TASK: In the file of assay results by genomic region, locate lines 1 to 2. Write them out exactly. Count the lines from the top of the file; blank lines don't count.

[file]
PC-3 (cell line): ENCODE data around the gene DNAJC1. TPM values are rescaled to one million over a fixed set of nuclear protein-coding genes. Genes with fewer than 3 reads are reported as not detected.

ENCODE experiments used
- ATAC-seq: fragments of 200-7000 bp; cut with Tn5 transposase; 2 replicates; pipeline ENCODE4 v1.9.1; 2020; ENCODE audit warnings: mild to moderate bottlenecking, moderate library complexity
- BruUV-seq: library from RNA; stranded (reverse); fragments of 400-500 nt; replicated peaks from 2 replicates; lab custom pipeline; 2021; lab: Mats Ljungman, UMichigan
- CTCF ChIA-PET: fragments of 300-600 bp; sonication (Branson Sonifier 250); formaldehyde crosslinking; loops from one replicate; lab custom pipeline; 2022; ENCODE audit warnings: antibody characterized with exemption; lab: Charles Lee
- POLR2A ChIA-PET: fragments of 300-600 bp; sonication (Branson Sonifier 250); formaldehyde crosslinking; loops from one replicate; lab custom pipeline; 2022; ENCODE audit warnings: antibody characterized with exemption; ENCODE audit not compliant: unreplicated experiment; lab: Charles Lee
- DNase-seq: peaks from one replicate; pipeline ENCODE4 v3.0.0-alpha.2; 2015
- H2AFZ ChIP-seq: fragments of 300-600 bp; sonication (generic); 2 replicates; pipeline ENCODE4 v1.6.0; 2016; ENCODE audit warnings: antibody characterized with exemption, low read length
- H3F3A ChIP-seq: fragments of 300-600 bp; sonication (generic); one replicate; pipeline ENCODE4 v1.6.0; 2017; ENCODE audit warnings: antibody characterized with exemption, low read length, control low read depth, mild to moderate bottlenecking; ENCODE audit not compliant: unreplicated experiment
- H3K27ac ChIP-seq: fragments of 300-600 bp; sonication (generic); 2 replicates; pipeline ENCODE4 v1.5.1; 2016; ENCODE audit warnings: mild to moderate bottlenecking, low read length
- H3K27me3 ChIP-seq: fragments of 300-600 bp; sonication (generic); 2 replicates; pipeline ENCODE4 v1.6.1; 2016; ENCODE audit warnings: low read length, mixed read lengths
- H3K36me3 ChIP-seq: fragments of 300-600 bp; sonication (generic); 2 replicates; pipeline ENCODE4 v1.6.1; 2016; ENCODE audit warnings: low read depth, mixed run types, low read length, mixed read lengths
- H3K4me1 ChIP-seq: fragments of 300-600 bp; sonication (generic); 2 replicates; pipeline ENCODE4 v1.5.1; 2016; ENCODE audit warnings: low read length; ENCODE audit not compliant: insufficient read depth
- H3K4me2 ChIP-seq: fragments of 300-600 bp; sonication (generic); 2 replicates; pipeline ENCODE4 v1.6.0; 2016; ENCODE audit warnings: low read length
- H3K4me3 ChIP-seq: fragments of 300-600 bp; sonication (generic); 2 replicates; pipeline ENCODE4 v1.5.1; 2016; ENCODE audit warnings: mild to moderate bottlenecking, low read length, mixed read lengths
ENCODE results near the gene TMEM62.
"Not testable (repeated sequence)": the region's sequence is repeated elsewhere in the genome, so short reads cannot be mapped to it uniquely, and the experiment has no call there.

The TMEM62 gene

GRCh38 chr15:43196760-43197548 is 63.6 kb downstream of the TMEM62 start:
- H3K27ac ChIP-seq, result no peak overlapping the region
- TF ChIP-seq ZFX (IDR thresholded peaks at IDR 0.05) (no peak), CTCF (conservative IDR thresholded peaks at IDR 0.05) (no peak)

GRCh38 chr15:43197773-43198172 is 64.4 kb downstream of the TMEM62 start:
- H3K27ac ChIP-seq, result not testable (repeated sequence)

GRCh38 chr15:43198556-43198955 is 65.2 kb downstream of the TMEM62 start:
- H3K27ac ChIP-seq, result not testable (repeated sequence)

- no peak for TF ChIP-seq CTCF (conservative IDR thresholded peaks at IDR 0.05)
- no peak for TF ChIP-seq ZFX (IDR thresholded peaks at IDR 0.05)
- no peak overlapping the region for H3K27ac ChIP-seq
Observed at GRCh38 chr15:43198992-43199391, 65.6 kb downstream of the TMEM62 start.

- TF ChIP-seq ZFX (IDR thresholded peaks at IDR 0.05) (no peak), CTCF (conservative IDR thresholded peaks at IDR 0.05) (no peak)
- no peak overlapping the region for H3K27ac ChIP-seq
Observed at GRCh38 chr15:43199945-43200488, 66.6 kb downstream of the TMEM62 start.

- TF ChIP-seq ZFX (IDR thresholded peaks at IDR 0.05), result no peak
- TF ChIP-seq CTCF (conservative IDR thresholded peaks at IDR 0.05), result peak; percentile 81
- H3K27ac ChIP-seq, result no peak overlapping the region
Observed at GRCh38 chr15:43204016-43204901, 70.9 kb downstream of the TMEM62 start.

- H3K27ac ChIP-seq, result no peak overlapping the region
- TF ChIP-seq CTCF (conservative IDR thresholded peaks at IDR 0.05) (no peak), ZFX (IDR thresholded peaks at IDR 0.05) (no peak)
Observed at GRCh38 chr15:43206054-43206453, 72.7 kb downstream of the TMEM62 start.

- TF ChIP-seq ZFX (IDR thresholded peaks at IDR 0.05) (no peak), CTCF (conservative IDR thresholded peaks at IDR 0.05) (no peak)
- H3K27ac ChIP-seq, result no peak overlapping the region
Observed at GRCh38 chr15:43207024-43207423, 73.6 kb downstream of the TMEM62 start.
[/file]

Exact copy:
PC-3 (cell line): ENCODE data around the gene DNAJC1. TPM values are rescaled to one million over a fixed set of nuclear protein-coding genes. Genes with fewer than 3 reads are reported as not detected.

ENCODE experiments used